The underlying issue is the different animation models on Android and iOS. iOS uses CoreAnimation, an API created by the iPhone team for the original iPhone that was back ported to the desktop OSX. CoreAnimation is a retained mode graphics strategy. Microsoft WP7 also uses retained mode. Google’s Android uses what is known as immediate mode graphics.
All GUIs generally work the same way. There is a main thread with a loop that processes messages from a queue. Messages can range from “move view to this location” or “user has performed a touch at location”. The whole point is that it is a queue so every message generally gets processed one at a time and in a first come first serve order.
For the majority of UI toolkits, including those found on iOS and Android, accessing and modifying objects must be done in the main thread. Despite sometimes being called the UI thread, it is usually also the main thread and often is responsible for not just painting, changing colours, moving objects but also for loading files, decoding images, handling network responses etc.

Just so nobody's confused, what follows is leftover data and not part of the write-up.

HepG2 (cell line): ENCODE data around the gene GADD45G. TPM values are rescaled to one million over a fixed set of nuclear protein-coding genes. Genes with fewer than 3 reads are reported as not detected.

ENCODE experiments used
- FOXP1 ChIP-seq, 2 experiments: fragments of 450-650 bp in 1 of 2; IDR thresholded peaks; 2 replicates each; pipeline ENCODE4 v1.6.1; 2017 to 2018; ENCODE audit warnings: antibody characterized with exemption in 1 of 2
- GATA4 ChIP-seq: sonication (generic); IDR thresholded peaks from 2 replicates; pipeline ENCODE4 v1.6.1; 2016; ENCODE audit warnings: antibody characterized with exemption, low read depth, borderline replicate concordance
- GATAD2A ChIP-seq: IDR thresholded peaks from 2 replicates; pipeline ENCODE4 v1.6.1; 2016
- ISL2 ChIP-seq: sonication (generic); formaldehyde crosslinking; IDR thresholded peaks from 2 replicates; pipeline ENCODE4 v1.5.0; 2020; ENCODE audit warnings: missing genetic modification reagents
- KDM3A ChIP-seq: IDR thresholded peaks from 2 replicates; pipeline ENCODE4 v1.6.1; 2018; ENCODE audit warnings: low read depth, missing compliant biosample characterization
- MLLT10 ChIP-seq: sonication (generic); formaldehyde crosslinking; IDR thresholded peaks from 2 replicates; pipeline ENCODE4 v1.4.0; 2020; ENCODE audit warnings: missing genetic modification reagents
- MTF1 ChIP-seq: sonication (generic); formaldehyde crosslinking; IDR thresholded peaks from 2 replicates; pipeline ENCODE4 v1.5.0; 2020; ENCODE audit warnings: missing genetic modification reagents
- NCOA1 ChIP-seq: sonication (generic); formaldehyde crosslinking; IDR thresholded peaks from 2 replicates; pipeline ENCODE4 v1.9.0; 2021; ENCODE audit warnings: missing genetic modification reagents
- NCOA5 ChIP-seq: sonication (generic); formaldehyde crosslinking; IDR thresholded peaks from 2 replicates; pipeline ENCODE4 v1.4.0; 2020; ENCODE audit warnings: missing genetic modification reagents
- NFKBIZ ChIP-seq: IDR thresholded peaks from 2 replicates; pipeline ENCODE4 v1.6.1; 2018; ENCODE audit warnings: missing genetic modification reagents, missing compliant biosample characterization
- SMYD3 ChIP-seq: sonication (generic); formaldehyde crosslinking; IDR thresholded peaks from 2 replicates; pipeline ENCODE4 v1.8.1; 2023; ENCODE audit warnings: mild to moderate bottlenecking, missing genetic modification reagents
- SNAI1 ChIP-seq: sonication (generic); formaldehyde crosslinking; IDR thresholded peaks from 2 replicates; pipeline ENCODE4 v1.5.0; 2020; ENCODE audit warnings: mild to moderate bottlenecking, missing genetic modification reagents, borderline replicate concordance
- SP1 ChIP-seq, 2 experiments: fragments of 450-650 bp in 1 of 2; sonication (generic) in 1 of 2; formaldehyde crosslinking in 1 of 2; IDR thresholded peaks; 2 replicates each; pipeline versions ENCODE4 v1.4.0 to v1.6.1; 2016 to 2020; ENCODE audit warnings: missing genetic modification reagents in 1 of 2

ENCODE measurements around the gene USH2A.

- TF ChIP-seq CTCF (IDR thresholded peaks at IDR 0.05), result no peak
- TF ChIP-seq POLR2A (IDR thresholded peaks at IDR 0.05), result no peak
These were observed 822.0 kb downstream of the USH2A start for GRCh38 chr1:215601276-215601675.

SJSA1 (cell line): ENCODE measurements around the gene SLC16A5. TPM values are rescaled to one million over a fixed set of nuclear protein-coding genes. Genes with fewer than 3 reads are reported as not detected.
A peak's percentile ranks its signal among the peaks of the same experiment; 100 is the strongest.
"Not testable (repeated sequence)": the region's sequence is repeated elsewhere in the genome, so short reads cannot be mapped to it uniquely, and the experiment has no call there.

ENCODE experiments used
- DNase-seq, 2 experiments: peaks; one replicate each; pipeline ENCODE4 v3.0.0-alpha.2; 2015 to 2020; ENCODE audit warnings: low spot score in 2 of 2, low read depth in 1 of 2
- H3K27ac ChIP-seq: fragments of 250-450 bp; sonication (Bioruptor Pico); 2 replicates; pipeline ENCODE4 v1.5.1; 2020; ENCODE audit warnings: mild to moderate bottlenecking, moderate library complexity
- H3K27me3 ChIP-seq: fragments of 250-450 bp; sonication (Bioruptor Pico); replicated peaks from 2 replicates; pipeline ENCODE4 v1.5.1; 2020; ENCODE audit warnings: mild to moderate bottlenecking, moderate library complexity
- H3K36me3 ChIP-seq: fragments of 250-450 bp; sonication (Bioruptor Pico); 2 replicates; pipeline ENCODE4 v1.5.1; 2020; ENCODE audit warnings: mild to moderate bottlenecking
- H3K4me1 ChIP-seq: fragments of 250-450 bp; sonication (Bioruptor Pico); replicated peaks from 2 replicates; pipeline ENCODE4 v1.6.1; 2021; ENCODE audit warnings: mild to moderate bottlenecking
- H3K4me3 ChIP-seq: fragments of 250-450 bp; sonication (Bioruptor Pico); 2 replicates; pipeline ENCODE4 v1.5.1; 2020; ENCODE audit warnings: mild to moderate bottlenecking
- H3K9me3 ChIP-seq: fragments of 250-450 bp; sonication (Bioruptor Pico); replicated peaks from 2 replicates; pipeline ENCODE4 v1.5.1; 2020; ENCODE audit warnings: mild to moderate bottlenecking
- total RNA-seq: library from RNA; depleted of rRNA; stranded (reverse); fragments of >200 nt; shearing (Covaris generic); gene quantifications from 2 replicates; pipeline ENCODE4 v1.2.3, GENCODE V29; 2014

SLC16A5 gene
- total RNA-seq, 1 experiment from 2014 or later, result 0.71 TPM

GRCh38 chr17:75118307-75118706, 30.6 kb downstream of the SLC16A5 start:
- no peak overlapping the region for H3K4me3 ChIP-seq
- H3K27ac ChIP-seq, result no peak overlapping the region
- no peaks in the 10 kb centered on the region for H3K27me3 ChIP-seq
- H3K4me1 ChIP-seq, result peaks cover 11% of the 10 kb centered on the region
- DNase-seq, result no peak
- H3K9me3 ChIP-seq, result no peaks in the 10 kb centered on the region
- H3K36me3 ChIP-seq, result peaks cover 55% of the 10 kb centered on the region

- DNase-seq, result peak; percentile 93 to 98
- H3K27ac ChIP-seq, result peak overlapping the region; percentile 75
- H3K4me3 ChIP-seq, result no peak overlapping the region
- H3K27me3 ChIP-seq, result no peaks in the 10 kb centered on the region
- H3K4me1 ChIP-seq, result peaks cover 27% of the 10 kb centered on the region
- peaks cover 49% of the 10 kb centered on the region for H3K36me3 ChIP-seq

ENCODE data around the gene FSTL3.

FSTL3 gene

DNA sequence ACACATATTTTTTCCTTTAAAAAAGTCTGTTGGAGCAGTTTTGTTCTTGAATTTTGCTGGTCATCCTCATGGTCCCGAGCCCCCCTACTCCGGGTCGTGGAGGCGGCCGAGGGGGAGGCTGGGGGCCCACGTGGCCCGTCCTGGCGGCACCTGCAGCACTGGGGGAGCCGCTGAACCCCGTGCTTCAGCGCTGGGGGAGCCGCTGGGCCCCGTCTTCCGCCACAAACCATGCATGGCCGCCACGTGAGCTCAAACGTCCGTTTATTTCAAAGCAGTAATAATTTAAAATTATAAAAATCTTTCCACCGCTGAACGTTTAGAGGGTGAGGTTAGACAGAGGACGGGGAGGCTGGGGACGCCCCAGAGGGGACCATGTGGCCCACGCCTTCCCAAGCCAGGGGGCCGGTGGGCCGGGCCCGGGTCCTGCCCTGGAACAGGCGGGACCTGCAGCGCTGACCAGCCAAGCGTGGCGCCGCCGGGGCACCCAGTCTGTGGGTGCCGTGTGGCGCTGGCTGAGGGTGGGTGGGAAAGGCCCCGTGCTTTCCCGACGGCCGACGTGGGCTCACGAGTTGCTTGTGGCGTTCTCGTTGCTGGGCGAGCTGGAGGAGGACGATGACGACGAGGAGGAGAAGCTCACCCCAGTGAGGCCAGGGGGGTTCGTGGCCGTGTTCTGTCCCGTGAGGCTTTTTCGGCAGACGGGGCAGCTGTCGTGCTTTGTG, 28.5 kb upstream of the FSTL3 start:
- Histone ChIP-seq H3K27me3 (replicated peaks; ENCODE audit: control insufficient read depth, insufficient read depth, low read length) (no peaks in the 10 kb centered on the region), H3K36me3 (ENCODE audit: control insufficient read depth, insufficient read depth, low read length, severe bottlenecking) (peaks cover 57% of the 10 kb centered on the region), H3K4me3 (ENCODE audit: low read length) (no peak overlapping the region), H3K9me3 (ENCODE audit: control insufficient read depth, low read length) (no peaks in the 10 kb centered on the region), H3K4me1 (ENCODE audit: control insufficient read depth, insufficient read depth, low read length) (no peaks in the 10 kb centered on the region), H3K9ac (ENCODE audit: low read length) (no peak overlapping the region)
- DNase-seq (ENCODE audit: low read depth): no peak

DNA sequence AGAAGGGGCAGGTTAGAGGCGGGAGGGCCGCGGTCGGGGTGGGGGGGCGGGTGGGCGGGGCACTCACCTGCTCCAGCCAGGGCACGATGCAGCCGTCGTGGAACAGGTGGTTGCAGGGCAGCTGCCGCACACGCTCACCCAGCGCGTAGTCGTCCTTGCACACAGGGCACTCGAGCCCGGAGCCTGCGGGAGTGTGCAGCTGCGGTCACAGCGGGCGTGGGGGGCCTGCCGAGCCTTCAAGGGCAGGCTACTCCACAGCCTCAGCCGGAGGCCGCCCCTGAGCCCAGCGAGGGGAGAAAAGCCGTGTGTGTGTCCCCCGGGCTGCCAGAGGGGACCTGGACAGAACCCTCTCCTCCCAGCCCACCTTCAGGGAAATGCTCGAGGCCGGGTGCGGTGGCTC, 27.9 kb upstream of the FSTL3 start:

In Android, if you want to animate an object and make it move an object from location1 to location2, the animation API figures out the intermediate locations (tweening) and then queues onto the main thread the appropriate move operations at the appropriate times using a timer. This works fine except that the main thread is usually used for many other things — painting, opening files, responding to user inputs etc. A queued timer can often be delayed. Well written programs will always try to do as many operations as possible in background (non main) threads however you can’t always avoid using the main thread. Operations that require you to operate on a UI object always have to be done on the main thread. Also, many APIs will funnel operations back to the main thread as a form of thread-safety.
It is usually almost impossible to keep all operations on the main thread down to 1/60th of a second in order to allow animations to be processed smoothly. Even if Google could manage to get their code to do just that, it doesn’t mean third party Application writers will be able to.